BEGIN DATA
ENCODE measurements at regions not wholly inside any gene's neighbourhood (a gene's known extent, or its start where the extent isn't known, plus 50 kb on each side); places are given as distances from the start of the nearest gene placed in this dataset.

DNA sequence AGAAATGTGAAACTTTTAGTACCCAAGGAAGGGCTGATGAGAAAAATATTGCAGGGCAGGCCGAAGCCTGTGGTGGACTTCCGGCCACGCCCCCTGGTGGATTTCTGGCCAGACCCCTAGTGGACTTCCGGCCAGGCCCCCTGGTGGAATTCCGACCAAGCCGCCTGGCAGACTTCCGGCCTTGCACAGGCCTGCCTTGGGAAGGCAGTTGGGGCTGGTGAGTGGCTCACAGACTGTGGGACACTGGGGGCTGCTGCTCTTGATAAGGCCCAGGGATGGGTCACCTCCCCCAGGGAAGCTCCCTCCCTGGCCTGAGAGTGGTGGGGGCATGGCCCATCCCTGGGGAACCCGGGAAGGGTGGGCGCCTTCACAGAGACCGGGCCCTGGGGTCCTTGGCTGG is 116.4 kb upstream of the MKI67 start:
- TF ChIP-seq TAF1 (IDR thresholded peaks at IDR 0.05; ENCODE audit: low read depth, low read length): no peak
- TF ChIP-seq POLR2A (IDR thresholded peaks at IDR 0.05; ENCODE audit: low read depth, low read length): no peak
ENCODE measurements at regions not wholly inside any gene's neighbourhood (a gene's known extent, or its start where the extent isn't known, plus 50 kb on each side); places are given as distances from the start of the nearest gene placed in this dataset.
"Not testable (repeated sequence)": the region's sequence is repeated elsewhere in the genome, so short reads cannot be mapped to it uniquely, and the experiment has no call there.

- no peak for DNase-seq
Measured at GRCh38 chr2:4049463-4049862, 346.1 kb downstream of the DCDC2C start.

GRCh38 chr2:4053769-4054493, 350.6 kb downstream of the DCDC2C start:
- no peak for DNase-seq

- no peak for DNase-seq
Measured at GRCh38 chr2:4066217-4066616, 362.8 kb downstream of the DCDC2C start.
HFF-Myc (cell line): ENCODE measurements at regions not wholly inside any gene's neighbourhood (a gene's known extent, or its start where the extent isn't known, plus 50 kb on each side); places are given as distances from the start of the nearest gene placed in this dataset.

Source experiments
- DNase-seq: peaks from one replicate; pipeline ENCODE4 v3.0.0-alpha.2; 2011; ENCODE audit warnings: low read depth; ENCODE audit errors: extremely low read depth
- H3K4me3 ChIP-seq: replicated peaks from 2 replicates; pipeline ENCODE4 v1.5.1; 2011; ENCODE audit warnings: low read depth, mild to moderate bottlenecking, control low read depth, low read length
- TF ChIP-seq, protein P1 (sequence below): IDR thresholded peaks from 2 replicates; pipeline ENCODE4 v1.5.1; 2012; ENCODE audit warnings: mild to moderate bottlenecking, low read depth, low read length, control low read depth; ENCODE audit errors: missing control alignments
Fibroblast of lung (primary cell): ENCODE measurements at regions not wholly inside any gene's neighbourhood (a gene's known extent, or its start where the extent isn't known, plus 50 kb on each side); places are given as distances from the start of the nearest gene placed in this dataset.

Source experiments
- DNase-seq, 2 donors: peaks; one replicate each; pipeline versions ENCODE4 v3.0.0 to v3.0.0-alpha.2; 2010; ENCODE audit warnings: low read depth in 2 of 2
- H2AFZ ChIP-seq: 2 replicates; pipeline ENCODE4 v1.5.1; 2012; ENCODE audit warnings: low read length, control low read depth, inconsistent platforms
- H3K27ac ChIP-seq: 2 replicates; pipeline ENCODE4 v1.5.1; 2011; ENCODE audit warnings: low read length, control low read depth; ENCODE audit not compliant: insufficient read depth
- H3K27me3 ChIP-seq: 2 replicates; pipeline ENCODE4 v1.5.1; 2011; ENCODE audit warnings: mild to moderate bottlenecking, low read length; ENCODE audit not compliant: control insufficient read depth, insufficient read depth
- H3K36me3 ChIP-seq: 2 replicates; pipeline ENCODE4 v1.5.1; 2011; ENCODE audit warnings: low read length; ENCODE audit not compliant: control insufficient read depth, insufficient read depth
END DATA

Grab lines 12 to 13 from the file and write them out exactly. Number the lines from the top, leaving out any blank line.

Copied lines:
Measured at GRCh38 chr2:4066217-4066616, 362.8 kb downstream of the DCDC2C start.
HFF-Myc (cell line): ENCODE measurements at regions not wholly inside any gene's neighbourhood (a gene's known extent, or its start where the extent isn't known, plus 50 kb on each side); places are given as distances from the start of the nearest gene placed in this dataset.